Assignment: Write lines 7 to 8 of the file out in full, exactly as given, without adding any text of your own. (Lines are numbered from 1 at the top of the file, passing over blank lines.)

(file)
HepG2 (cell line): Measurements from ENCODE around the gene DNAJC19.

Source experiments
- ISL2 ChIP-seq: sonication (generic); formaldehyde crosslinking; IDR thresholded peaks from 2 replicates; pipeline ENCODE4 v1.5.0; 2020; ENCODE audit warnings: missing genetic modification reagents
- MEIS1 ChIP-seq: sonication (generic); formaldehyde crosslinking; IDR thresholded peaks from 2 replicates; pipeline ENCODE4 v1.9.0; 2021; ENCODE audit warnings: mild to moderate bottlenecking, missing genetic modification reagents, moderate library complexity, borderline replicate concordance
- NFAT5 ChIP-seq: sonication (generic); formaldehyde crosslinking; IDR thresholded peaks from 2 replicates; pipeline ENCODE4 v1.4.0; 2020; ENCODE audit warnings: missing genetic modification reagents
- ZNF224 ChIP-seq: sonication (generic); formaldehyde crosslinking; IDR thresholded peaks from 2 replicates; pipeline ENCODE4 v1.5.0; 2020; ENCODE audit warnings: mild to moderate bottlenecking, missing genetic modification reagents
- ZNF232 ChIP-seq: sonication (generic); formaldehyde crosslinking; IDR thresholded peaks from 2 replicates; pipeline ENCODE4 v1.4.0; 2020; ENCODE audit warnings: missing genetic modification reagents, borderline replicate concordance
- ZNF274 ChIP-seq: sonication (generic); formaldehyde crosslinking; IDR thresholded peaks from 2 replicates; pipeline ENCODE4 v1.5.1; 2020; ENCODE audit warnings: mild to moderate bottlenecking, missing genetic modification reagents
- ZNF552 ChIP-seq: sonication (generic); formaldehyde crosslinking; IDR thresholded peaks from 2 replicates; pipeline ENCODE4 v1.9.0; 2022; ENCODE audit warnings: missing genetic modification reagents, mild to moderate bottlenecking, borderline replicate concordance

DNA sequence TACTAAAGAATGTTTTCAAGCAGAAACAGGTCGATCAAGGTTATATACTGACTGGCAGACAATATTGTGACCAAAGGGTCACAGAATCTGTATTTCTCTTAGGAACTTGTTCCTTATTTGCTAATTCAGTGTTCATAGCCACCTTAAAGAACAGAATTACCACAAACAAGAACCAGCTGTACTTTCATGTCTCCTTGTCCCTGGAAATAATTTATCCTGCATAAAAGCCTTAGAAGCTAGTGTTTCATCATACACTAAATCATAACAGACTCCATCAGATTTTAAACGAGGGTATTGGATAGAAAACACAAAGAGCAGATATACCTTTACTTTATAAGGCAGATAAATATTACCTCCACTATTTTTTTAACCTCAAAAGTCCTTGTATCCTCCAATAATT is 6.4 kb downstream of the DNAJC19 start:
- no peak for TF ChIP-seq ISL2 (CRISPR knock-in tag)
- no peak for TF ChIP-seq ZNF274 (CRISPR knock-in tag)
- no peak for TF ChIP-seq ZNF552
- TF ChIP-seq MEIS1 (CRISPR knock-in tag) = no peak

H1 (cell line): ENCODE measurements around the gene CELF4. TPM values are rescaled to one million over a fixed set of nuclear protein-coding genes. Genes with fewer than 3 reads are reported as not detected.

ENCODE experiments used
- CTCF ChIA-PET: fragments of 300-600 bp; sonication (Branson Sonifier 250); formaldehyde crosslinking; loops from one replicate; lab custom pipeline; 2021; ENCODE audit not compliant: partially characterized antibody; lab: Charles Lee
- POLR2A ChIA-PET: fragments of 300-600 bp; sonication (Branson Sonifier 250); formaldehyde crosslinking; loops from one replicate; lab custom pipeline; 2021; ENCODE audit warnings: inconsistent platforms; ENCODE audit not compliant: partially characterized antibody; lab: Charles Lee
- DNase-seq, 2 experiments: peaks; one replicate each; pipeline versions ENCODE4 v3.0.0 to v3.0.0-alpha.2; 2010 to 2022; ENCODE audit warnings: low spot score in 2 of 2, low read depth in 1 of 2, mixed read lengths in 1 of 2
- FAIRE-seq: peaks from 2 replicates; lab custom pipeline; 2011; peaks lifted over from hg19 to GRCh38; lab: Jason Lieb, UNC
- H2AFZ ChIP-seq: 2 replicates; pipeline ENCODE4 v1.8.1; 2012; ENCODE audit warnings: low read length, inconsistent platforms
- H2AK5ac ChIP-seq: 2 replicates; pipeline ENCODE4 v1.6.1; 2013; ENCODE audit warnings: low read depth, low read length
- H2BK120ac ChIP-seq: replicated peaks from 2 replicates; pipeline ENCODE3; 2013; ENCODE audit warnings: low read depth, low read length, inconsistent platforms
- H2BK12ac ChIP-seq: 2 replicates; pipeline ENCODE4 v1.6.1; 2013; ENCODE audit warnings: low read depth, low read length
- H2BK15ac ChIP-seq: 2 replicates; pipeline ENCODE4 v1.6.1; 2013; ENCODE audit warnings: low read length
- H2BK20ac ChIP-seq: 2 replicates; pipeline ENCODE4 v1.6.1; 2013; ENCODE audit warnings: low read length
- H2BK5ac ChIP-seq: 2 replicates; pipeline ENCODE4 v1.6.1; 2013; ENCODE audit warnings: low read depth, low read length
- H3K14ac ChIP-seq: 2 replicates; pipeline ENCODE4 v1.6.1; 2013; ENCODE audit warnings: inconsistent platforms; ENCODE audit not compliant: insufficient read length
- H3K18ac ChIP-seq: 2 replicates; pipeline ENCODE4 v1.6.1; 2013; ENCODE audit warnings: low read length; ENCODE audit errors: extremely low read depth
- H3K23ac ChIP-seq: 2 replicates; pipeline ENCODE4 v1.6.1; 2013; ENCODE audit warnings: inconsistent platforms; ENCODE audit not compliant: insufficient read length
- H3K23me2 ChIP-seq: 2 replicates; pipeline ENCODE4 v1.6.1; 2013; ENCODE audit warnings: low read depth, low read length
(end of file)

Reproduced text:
- ZNF232 ChIP-seq: sonication (generic); formaldehyde crosslinking; IDR thresholded peaks from 2 replicates; pipeline ENCODE4 v1.4.0; 2020; ENCODE audit warnings: missing genetic modification reagents, borderline replicate concordance
- ZNF274 ChIP-seq: sonication (generic); formaldehyde crosslinking; IDR thresholded peaks from 2 replicates; pipeline ENCODE4 v1.5.1; 2020; ENCODE audit warnings: mild to moderate bottlenecking, missing genetic modification reagents